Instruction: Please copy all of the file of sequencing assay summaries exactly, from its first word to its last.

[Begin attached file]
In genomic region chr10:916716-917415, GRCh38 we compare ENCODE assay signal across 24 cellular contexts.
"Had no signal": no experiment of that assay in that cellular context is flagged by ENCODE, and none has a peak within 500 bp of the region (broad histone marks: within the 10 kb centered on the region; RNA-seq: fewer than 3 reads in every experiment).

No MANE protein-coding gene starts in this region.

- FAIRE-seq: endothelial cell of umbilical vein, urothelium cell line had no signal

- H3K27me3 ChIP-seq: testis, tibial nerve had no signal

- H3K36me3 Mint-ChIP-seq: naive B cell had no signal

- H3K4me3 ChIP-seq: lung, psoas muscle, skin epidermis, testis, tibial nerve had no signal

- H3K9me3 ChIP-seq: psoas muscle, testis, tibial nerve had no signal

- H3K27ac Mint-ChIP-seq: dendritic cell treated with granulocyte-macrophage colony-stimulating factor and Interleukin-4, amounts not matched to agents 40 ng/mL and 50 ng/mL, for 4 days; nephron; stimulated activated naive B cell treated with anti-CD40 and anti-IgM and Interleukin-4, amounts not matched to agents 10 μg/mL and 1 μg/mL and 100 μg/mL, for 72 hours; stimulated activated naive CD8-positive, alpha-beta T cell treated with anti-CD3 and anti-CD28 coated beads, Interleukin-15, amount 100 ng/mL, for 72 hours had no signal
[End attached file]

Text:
In genomic region chr10:916716-917415, GRCh38 we compare ENCODE assay signal across 24 cellular contexts.
"Had no signal": no experiment of that assay in that cellular context is flagged by ENCODE, and none has a peak within 500 bp of the region (broad histone marks: within the 10 kb centered on the region; RNA-seq: fewer than 3 reads in every experiment).

No MANE protein-coding gene starts in this region.

- FAIRE-seq: endothelial cell of umbilical vein, urothelium cell line had no signal

- H3K27me3 ChIP-seq: testis, tibial nerve had no signal

- H3K36me3 Mint-ChIP-seq: naive B cell had no signal

- H3K4me3 ChIP-seq: lung, psoas muscle, skin epidermis, testis, tibial nerve had no signal

- H3K9me3 ChIP-seq: psoas muscle, testis, tibial nerve had no signal

- H3K27ac Mint-ChIP-seq: dendritic cell treated with granulocyte-macrophage colony-stimulating factor and Interleukin-4, amounts not matched to agents 40 ng/mL and 50 ng/mL, for 4 days; nephron; stimulated activated naive B cell treated with anti-CD40 and anti-IgM and Interleukin-4, amounts not matched to agents 10 μg/mL and 1 μg/mL and 100 μg/mL, for 72 hours; stimulated activated naive CD8-positive, alpha-beta T cell treated with anti-CD3 and anti-CD28 coated beads, Interleukin-15, amount 100 ng/mL, for 72 hours had no signal